Saturday, May 28, 2011

I Put the "Pea" in Potato Salad

Memoooooorial Day is coming up! (That was my Oprah voice, FYI).

You know what that means for me? Food, parties, more food, and ice cold beers.

Kidding. I don't drink beer. At least not until the 28th of June. Oh, the trials of a 20-and-11-month-year-old.

But since it is a holiday, technically, it means we're obliged to celebrate. We wouldn't want to disappoint the vets, now would we?

It should come as no surprise to you that I've already planned the complete menu for our Memorial Day Cook Out...for which I have yet to get an official parental go-ahead... I should probably do that soon...

In any case, here's an incredible summer salad that will compel you to throw a party no matter what the occasion. Woke up before 9 a.m.? Celebrate! Kept your bank account above -$1.14 this week? Celebrate! Got dressed in your workout gear with full intention to hit the gym? Mhmm, you bet.

If you had any doubts, I put the "P" in party, too.

Not only is this potato salad recipe light and healthy, it uses NO dairy, so it's 100% picnic-approved. The magic? It tastes so creamy and decadent! The starch from the potatoes combined with the olive oil vinaigrette combine to make a rich dressing that only feels like a splurge.

In reality, each serving is less than 170 calories! Compare that to your average mayo-based potato salad that can rack in a whopping 400 calories or more, with over 30 grams of fat! Tell me, would you want to slip into your American flag bikini after that? don't have an American flag bikini? Right, no, me neither...

Whether you've got big party plans this weekend or you're in search of a great, go-to summer recipe, you simply must try this. I swear, you'll never reach for the Hellmann's again.

Summer Potato & Pea Salad 
Makes 6 servings

[1 1/2 to 2] lbs variety small potatoes (baby dutch, red bliss, new, etc.)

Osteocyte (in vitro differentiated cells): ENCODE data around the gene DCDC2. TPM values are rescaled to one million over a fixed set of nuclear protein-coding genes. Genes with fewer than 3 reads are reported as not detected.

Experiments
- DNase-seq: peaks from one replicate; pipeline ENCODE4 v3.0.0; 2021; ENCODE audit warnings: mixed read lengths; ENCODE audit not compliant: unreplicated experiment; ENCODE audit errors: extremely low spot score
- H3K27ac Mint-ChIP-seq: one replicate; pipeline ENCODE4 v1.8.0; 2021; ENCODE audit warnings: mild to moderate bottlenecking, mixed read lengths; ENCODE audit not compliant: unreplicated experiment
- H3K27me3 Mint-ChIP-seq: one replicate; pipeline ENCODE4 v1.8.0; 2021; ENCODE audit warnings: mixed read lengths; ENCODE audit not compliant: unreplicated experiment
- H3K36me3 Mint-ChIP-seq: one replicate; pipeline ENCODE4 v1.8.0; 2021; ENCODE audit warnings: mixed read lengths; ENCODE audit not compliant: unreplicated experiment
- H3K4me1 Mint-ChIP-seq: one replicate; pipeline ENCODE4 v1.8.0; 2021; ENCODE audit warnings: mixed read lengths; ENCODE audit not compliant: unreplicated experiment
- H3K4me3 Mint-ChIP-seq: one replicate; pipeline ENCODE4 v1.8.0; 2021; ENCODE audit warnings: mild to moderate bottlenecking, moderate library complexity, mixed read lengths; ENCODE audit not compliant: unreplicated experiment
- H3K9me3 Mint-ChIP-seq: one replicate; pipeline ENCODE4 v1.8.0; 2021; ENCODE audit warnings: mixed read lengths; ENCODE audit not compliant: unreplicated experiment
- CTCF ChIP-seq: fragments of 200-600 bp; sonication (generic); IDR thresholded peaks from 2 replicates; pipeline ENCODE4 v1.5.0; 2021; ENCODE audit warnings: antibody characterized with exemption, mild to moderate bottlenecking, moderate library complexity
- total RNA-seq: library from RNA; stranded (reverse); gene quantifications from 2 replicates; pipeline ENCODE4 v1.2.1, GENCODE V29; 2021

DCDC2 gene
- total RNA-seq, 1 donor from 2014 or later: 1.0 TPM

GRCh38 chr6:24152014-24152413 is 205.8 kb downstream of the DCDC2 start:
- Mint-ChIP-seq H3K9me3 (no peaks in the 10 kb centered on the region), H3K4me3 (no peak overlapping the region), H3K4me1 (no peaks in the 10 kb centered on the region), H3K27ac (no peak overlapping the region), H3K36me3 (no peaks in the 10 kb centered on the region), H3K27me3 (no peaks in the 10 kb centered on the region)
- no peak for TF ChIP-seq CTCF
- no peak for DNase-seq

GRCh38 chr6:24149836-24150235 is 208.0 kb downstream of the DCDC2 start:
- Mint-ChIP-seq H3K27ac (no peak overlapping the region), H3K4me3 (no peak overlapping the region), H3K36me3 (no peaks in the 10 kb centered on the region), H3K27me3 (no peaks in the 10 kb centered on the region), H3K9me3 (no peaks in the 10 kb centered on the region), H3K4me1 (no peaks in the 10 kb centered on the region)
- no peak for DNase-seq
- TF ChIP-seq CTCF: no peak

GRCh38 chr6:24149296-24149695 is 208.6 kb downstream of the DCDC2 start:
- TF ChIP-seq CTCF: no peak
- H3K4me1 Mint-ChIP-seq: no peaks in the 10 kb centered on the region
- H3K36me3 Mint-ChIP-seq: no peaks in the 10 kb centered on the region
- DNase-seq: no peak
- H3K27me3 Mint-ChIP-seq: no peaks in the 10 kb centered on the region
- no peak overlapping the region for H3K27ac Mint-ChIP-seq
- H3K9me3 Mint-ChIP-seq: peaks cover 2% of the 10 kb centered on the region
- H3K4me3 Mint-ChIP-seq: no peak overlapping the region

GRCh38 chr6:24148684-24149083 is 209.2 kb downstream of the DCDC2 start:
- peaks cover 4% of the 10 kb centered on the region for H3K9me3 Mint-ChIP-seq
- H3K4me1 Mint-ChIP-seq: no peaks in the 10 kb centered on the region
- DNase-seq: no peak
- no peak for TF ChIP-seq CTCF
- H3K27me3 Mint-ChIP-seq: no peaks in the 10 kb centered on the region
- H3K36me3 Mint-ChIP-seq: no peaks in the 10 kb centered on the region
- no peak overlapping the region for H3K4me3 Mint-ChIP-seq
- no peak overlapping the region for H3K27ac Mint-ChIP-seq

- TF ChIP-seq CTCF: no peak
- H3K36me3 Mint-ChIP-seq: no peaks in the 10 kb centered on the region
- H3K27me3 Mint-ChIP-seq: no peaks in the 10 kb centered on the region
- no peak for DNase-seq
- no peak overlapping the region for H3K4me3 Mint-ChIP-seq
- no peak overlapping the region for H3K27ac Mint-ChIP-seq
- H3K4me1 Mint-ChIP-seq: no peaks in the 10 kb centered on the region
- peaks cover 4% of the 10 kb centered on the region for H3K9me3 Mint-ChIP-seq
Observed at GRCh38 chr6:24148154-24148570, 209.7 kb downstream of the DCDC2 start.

[1/2] lb or [10] oz english peas
[2] tbsp chopped basil
[1] tbsp chopped mint
[1/2] cup pea shoots
[2] tbsp olive oil
[1/2] tsp dijon mustard
[1] tsp lemon zest
[1] tbsp lemon juice
[1] garlic clove

First, give all your little potatoes a good scrub until they're squeaky clean. If some are much larger than others (which will most likely be the case), cut the larger ones down so that they're all relatively equal in size. This will ensure even cooking.

Drop them in a large saucepan so that they spread into one even layer, then fill with cold water until the potatoes are just covered. Heavily salt the water using a heaping tablespoon and bring to a boil. Continue boiling for about 15 minutes until all the potatoes are fork tender. The potatoes will be done when you can easily pierce them with a fork. If you have some especially small ones, remove them from the boiling water at around 10 minutes.

Meanwhile, bring water to a boil in a medium saucepan. Salt the water and slowly add the peas. Allow the water to return to a boil, then cook for about 2 minutes.

Drain both the potatoes and the peas, and immediately shock both in a bowl of ice water. Let them cool completely in the ice bath, then remove with a slotted spoon.

Cut the potatoes into quarters, so that (again) they're all the same size. Transfer to a large mixing bowl along with the blanched peas and pea shoots.

For the dressing, whisk olive oil, dijon, garlic, lemon juice and zest in a small bowl. I used a 2:1 ratio of pepper to salt for the dressing, but season to your liking.

Pour the dressing over the potatoes and add the chopped mint and basil. Gently combine with a big wooden spoon, being careful not to break any of the potatoes. Finish with another couple cracks of black pepper and a sprinkling of salt, if needed.

The crisp and springy english peas and pea shoots coupled with a touch of mint make it the perfect, fresh side dish, (not to mention, effortlessly elegant).

Perfect for your next garden party...

or backyard BBQ party,

and, yes, even the party with guest count: Y-o-u. 

Thursday, May 26, 2011

The Breakfast Club